Hi my name is Mia. I am currently a student in Community Worker Program in George Brown College. I have an interest in working with kids and food justice. So Green Thumbs is a great place to have my placement. I really want to help kids know more about the beauty of nature!
Funny facts about worm composting!
I have been in Green Thumbs for almost 2 months, and every week the funniest thing for me to do is taking care of the worms and feeding them. I used to know nothing about worm composting. I was even afraid of holding a worm! But now, I realized they are meaningful creatures and the soil would be completely different without these cute worms.
There are so many interesting facts about red wigglers. They breathe through their skin. They are male and female at the same time. They don’t have teeth but they eat a lot. They reproduce fast… There are so many mysterious things about worms that are waiting for me to find out. What we now have in the worm bin is called red wigglers which are considered to be the best compost worms. They are thin and tiny, but they help a lot for the soil. Red wigglers are very picky too! They like coffee, tea and avocados, but they cannot eat oranges, onions or lemon because they are too acidic. Also they can only survive in wet soil, so we have to water them almost every week. What do these little worms do in the soil? A lot of things that we cannot imagine happen under the surface! They digest the bacteria from the vegetables and expel something called castings that is very rich in nitrogen and potassium, and that is really good for the soil. Of course, not only red wigglers, but other types of worms are indispensable for soil. Earthworm movements within the Earth create burrows that help loosen the soil.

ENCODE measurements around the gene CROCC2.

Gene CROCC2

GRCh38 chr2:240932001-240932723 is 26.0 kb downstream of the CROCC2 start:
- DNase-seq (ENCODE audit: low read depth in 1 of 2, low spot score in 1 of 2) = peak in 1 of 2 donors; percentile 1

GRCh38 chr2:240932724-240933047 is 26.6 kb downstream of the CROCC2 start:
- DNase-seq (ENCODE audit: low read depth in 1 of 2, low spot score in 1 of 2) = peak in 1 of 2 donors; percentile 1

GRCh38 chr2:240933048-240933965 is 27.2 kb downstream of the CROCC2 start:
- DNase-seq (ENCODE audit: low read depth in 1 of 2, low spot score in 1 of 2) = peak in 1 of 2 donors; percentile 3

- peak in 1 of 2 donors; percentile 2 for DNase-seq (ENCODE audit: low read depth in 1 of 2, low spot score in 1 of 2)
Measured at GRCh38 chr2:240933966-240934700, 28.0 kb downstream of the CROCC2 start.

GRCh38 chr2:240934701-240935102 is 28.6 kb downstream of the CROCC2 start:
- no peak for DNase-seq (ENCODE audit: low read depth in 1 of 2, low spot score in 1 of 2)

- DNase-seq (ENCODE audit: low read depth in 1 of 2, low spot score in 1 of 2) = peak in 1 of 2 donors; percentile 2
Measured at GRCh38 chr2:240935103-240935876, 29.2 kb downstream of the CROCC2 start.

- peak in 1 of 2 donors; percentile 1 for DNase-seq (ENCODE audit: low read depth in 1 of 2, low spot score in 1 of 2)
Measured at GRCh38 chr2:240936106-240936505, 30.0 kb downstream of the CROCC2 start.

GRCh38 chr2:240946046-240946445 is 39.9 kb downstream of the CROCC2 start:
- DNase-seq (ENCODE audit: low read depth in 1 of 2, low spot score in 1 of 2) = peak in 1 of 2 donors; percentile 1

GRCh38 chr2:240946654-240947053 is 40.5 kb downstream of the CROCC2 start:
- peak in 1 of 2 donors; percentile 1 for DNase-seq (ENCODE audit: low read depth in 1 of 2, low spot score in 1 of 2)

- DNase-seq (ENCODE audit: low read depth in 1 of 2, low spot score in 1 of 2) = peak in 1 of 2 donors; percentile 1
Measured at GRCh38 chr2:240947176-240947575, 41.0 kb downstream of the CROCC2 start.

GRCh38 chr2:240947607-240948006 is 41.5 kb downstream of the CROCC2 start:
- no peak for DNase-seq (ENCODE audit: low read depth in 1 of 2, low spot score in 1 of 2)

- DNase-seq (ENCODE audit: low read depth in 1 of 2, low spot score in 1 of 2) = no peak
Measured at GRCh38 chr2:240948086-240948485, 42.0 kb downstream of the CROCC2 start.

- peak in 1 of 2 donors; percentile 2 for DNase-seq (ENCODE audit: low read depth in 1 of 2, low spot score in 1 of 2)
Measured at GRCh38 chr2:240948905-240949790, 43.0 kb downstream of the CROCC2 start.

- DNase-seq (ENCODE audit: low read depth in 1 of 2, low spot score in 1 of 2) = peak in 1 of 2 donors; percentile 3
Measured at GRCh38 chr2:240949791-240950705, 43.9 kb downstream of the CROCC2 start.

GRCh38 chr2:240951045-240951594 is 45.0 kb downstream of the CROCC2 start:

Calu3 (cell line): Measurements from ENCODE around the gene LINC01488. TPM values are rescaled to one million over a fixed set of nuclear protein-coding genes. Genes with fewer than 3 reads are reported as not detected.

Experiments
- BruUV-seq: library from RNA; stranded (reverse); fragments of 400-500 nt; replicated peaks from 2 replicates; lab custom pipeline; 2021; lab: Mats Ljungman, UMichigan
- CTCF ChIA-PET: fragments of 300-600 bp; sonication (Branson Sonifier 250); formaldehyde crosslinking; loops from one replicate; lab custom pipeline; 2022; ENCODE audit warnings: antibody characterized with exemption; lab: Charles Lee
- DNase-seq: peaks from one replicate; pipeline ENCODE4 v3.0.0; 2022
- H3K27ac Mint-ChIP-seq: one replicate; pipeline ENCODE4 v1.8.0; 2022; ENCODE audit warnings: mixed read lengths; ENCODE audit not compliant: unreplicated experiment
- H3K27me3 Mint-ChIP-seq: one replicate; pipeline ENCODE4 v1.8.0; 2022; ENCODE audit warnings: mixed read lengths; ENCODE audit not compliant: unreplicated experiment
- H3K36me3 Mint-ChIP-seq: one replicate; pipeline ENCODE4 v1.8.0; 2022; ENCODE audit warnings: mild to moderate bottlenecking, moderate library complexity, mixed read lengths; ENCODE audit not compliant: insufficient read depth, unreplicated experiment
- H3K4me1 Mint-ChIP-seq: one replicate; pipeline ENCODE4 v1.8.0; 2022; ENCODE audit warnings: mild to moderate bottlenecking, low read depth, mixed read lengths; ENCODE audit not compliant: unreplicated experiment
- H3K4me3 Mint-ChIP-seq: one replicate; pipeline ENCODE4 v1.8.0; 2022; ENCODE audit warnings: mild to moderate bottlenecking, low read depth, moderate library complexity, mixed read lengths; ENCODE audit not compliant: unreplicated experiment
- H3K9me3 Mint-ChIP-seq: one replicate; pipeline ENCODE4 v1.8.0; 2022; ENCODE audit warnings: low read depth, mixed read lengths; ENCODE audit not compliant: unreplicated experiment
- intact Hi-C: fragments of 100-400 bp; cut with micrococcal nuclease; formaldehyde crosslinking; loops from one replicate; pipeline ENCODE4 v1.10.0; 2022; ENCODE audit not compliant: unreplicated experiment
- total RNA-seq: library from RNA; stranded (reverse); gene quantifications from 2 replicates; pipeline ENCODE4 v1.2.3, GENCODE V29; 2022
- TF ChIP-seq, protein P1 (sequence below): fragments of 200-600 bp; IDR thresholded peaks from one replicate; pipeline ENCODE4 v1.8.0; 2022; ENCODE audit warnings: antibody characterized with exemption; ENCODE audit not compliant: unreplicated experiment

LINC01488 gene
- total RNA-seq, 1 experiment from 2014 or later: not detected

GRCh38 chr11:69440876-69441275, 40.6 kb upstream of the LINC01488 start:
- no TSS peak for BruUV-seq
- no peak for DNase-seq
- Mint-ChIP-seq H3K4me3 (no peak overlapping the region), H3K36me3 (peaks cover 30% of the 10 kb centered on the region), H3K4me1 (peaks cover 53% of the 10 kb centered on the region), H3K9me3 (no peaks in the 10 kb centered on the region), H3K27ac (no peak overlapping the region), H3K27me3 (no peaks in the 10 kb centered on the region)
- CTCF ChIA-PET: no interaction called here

There are so many advantages of having a worm composting system. It gives the worms a better environment, and we can also make the most use of the vegetable scraps that we throw away. After the worms finished composting, we can use the composted soil for planting. So it is a win-win process. Why don’t more people keep a worm composting bin at home? How cool that would be!